posted on Feb, 19 2006 @ 03:56 PM
Police Chief Harold Hurtt has proposed including surveillance camera installation into certain building permits. The list of proposed inclusions
entails apartment complexes, downtown streets and even private residences. Opposition from the ACLU views the proposal as "radical and extreme"
while the Mayor of Houston, Bill White, sees it as a "brainstorm" rather than a "decision".
HOUSTON Houston's police chief is suggesting putting surveillance cameras in apartment complexes, downtown streets and even private homes.
Chief Harold Hurtt today said it's another way of combatting crime amid a shortage of officers.
Houston is dealing with too many police retirements, too few recruits and a population increase of about 150-thousand hurricane refugees.
Scott Henson with the American Civil Liberties Union calls Hurtt's proposal to require surveillance cameras as part of some building permits --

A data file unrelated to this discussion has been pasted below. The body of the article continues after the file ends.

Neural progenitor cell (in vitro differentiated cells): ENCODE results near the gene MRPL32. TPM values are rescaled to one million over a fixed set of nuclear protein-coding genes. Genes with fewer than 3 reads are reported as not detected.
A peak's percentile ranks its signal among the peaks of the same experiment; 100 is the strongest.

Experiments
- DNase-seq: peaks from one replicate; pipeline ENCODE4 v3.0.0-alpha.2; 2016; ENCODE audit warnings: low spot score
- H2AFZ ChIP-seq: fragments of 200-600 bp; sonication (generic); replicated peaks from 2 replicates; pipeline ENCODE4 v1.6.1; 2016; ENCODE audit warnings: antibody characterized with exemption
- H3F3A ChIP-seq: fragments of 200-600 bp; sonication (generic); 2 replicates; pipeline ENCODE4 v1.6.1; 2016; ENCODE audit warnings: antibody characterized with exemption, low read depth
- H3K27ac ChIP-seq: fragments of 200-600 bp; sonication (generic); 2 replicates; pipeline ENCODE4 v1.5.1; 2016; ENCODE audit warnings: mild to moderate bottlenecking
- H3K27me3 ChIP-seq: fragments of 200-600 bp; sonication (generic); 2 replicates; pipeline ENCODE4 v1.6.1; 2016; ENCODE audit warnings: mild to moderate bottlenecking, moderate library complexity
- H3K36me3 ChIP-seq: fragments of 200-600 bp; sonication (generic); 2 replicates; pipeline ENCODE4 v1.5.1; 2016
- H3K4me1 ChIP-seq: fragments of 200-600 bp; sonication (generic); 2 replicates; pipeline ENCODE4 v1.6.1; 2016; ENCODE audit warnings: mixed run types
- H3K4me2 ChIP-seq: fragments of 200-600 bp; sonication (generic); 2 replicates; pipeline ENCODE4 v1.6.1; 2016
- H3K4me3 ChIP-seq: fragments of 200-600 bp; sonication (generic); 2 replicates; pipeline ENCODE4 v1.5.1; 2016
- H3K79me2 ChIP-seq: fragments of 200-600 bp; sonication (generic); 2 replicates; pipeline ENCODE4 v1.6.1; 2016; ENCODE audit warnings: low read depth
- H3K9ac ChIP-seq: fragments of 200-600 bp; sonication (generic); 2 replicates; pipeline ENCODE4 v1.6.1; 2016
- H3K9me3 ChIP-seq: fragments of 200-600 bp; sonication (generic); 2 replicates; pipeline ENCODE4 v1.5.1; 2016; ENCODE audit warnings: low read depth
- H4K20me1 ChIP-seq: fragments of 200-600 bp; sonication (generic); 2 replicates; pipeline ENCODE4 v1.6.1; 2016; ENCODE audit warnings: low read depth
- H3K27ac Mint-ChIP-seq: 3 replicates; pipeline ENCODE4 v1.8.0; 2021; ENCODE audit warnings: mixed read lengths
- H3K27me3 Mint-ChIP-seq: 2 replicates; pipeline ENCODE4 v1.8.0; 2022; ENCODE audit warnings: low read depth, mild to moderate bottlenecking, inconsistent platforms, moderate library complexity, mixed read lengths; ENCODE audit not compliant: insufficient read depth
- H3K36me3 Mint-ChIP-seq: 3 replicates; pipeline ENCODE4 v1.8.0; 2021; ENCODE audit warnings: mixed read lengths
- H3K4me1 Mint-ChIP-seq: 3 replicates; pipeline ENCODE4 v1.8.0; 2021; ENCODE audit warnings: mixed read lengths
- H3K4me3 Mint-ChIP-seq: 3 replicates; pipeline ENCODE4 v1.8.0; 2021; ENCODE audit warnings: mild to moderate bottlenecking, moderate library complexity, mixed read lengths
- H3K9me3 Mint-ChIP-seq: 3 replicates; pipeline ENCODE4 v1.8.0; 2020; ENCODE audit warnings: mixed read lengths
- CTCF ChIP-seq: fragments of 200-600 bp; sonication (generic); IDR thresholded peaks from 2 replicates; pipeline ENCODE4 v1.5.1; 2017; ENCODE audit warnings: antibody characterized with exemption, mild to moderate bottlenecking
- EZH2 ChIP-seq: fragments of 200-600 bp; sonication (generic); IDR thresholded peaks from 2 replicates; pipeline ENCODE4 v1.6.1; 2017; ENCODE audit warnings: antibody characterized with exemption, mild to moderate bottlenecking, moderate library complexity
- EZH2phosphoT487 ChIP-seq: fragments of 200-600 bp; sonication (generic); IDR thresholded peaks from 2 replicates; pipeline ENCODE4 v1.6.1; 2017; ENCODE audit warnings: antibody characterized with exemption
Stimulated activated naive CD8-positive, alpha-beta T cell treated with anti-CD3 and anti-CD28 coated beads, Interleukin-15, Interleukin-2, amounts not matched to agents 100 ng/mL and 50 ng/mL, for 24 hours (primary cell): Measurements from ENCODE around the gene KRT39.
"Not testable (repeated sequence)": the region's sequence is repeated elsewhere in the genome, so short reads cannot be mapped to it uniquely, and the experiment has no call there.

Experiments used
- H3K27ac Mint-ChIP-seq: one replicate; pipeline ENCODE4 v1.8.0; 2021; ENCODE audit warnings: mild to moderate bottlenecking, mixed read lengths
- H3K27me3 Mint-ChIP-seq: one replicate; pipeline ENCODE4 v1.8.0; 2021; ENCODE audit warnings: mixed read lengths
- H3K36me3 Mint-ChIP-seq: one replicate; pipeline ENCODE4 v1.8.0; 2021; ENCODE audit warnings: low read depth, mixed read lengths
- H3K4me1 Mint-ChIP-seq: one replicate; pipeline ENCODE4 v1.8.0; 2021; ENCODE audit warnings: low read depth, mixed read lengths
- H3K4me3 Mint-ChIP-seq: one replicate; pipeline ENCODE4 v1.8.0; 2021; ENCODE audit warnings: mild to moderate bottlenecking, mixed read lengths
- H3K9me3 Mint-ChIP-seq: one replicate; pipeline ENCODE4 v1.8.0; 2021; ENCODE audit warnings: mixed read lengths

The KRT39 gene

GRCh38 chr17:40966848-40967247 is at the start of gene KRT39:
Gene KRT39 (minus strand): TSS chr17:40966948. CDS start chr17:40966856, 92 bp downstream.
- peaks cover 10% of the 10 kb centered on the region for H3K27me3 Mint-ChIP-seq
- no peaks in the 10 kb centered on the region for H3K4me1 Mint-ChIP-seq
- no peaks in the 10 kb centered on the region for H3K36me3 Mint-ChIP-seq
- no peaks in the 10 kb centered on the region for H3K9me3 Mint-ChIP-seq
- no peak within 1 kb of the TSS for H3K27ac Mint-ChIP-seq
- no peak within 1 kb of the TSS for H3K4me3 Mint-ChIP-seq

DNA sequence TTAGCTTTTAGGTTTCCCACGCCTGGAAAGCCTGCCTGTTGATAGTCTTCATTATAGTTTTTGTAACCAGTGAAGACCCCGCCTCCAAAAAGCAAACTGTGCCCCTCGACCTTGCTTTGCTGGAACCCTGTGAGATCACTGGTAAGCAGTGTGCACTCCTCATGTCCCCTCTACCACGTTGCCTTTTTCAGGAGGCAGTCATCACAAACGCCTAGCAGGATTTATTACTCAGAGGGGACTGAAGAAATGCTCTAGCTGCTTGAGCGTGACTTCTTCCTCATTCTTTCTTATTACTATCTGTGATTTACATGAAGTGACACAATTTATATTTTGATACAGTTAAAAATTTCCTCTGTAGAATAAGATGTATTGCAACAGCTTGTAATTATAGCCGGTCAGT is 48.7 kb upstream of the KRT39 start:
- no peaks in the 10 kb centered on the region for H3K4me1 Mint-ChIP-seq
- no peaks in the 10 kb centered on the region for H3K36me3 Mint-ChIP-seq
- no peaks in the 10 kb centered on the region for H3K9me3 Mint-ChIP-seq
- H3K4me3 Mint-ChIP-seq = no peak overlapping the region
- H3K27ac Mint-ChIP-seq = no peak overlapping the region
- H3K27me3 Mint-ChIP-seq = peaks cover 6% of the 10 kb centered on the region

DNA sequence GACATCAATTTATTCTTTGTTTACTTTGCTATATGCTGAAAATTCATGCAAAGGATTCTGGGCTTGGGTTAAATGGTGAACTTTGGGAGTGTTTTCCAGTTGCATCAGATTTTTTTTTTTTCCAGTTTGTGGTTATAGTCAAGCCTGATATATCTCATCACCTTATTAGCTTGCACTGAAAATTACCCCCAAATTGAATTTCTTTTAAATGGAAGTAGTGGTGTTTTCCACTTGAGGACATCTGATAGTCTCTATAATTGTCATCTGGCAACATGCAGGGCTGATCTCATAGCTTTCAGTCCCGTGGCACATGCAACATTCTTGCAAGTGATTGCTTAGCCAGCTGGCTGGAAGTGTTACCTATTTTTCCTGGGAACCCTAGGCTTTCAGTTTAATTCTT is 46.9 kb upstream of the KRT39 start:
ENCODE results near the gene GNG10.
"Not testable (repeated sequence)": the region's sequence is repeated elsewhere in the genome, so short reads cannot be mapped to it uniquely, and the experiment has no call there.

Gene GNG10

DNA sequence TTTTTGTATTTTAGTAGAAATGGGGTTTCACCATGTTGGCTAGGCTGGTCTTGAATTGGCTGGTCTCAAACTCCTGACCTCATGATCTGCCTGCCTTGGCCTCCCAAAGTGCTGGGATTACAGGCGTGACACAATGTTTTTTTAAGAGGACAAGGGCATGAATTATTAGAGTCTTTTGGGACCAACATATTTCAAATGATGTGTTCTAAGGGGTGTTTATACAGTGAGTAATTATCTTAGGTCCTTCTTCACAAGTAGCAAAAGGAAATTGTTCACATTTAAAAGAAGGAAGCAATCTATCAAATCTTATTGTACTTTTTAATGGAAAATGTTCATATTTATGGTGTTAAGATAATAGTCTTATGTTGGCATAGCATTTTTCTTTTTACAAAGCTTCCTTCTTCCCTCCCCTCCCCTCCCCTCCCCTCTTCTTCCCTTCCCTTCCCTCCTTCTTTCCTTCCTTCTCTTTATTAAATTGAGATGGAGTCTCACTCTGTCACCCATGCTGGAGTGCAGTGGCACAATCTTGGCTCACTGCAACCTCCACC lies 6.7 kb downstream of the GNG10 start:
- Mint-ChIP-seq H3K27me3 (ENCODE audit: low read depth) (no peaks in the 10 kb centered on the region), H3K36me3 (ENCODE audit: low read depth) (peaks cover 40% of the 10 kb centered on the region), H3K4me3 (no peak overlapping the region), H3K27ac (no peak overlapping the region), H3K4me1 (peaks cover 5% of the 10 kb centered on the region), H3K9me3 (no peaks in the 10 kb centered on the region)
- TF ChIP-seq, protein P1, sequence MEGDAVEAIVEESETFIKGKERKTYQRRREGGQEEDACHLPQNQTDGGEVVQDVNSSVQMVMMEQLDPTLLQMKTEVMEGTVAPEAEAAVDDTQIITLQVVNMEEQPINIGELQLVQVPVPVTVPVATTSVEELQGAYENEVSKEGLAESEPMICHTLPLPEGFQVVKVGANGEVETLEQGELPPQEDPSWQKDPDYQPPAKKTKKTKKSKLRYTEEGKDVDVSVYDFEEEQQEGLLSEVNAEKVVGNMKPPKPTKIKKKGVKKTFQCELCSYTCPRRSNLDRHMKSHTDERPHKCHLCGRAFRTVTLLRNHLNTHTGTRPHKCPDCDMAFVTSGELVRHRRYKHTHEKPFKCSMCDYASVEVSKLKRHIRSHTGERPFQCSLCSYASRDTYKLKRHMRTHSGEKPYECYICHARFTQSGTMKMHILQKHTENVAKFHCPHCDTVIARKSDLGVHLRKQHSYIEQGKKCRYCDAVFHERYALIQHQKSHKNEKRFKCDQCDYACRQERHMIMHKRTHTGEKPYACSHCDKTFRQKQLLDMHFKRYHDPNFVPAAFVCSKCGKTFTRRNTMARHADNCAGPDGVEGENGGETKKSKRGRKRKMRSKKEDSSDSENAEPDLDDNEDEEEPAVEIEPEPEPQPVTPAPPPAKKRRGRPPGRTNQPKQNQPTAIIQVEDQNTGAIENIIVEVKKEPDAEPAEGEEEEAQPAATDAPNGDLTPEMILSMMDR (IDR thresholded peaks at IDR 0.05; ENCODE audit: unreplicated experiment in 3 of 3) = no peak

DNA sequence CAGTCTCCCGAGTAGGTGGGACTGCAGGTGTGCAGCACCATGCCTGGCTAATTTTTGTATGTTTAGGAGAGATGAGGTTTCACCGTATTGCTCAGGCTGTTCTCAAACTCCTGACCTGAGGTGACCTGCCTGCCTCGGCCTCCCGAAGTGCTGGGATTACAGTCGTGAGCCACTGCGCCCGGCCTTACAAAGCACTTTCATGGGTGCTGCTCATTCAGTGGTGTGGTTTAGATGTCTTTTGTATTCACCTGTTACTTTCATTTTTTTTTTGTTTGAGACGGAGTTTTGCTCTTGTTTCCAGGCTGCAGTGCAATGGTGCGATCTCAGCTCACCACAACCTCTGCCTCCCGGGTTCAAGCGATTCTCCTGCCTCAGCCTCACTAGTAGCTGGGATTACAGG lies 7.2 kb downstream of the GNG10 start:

"radical and extreme."
Houston Mayor Bill White hasn't talked with Hurtt about his idea, but sees it as more of a "brainstorm" than a "decision."
Please visit the link provided for the complete story.
My question being, "Is increased public and/or private
surveillance truly the answer?"
Houston is one of the largest and fastest growing cities in these United States. Perhaps the answer to sufficient recruiting, patrols and surveillance
lies more with appropriate budgetary and self-proliferation issues rather than blanket implementation "for the good of all", in these dire
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[edit on 19-2-2006 by Nerdling]
[edit on 2/19/2006 by 12m8keall2c]
[edit on 24-2-2006 by asala]